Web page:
Load-balancing Websockets on EC2

How we set up a robust and scalable stack on top of socket.io


For the last few months, we have been working on a completely new Storify Editor which enables real-time collaboration.

Storify real-time collaboration

Stack

The editor is a standalone server built with Node.js and socket.io in order to have a 2-way, real-time communication between the client and the server. The goal is to push changes to a collaborator’s browser when another collaborator makes a change on a same story. A behavior similar to Google-Docs.

In order to have a robust and scalable solution, this feature has to live on many load-balanced instances.

Elastic Load Balancer

Elastic Load Balancing

Amazon’s Elastic Load Balancer (ELB) is a the best way to serve traffic across availability zones in an AWS region.

Once we put ELB in front of the Storify Editor boxes, we noticed that it was round robin-ing between hosts, which broke our sessions.

What is the problem?

As explained by the socket.io authors: “the requests associated with a particular session id must connect to the process that originated them.” This is due to the fact that socket.io uses different transports, and XHR Polling or JSONP-Polling rely on firing several requests during the lifetime of a “socket.”

Let’s take the example of emitting an event to all the users. For the users using a bi-directional communication channel, socket.io can write to them directly. But for the users using long-polling, they might not have sent a request we can respond to. Or, they could be in the middle of these requests. In this situation, socket.io has to buffer these messages. The user can claim these messages when he sends a request, but he has to be on the same process.

ELB has a “Sticky Session” routing policy, but websockets are not supported.

Sticky Sessions

We decided to try using HAProxy, since it has very full featured routing settings. So, we stuck HAProxy between the ELB and the Storify Editor instances.

HAProxy’s option “balance source” selects which server to use based on a hash of the user’s IP address. That ensures that a user will connect to the same server.

That sounds easy. But HAProxy didn’t see the source IP because of the ELB. …

Proxy Protocol

With HTTP based routing, ELB provides the client’s IP address via the X-Forwarded-For header. But TCP based routing has no such feature.

Support for Proxy Protocol, added last year to ELB, allows the backend server to identify the client’s connection information when using ELB’s TCP load balancing.

Full network diagram

As websocket uses the TCP protocol, this feature makes possible for our backend to know who is the user.

Let me show you how to enable the Proxy Protocol at the ELB level.

  1. Create the policy for `elb-storifyeditor`
aws elb create-load-balancer-policy —load-balancer-name elb-storifyeditor —policy-name EnableProxyProtocol —policy-type-name ProxyProtocolPolicyType —policy-attributes AttributeName=ProxyProtocol,AttributeValue=True

2. Enable the policy for `elb-storifyeditor` for port 3030, on which the backend server listens.

aws elb set-load-balancer-policies-for-backend-server —load-balancer-name elb-storifyeditor —instance-port 3030 —policy-names EnableProxyProtocol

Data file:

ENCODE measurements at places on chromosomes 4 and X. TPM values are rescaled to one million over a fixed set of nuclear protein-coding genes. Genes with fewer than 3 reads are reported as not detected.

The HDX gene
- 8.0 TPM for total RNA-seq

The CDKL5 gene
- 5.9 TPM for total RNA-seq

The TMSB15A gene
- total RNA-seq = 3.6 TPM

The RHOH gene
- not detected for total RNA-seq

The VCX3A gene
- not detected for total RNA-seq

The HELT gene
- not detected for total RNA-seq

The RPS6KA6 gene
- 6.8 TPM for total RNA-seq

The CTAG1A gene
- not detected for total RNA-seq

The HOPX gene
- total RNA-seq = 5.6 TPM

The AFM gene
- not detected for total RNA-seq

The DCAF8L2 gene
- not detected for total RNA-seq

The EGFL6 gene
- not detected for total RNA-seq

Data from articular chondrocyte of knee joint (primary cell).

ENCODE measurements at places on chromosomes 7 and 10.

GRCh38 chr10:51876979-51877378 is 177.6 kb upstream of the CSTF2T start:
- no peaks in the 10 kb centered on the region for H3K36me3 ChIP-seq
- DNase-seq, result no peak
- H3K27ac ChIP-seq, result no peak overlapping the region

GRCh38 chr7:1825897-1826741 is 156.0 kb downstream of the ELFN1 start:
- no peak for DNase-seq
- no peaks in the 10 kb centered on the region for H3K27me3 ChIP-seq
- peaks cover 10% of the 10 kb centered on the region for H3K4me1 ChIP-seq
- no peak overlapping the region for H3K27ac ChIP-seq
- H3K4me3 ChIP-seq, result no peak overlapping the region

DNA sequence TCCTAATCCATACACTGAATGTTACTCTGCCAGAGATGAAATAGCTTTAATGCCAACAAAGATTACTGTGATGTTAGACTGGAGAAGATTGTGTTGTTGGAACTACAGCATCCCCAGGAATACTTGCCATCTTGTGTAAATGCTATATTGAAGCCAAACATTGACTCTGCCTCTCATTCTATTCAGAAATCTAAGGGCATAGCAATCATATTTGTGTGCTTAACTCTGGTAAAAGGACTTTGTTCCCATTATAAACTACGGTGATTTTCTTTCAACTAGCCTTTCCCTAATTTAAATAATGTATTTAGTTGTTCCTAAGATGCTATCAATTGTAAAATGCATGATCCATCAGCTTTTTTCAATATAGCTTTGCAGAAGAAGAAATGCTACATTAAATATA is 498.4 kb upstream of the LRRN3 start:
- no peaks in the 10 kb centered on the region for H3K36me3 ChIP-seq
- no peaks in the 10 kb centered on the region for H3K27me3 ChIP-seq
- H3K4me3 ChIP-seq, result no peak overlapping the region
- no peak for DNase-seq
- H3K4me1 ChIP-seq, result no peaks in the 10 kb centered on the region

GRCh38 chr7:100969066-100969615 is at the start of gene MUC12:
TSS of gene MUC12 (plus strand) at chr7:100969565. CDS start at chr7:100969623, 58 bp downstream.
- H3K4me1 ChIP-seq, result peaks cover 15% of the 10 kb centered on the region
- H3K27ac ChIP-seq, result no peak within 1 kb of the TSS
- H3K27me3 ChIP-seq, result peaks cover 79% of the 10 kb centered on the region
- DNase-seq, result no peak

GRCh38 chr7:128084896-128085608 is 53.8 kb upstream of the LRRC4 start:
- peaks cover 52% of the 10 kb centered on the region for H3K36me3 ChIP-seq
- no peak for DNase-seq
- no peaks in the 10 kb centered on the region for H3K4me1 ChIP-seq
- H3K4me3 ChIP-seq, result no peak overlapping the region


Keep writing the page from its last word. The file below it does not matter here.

HAProxy configuration

Now that the Proxy Protocol is enabled on the ELB, let’s tell HAProxy to use it:

frontend storify_editor_frontend
bind *:3030 accept-proxy name storify_editor_frontend
maxconn 1000
default_backend storify_editor_backend

The support for Proxy Protocol v2 in accept-proxy was added recently in the version 1.5.0 of HAProxy.

For the backend configuration, we just specify:

  • the check endpoint and timeout
  • the balance algorithm
  • and the list of backend servers
backend storify_editor_backend
timeout check 5000
option httpchk GET /status?all=1
balance source
server storifyeditor1.prod.livefyre.com storifyeditor1.prod.livefyre.com:3030 maxconn 1000 weight 10 cookie websrv1 check inter 10000 rise 1 fall 3
server storifyeditor2.prod.livefyre.com storifyeditor2.prod.livefyre.com:3030 maxconn 1000 weight 10 cookie websrv1 check inter 10000 rise 1 fall 3

Here is the complete HAProxy configuration.

Conclusion

This whole stack gives us a robust way to scale our new feature, which uses socket.io for the communications.

We think that AWS Elastic Load Balancer is the best tool for load-balancing instances in EC2, so we didn’t want to get rid of it. We wouldn’t have used HAProxy if ELB had a TCP option for sticky sessions.

Proxy Protocol came to the rescue to give HAProxy enough information about the client to redirect him to the same backend server.

Update

08/06/2016

“It turns out the polling transport breaks on some corporate networks, because they load-balance traffic on the network across multiple external IP addresses.” — @devongovett

The solution was to switch from using Source IP affinity to an application layer persistence solution with a session cookie.

backend storify_editor_backend
timeout check 5000
option httpchk GET /status?all=1
balance roundrobin
cookie storify_editor_host insert indirect nocache
  server s1 storifyeditor1.prod.livefyre.com:3030 maxconn 1000 weight 10 cookie websrv1 check inter 10000 rise 1 fall 3 check cookie s1
server s2 storifyeditor2.prod.livefyre.com:3030 maxconn 1000 weight 10 cookie websrv1 check inter 10000 rise 1 fall 3 check cookie s2

On the first request, HAProxy sets a cookie with the host used, and then it uses that cookie to determine the host for subsequent requests.


If you have questions, comments for feedback, we’d love to hear it. You can contact me on Twitter @philmod. The other part of this “we” is Andrew, who can be found @andrewguy9.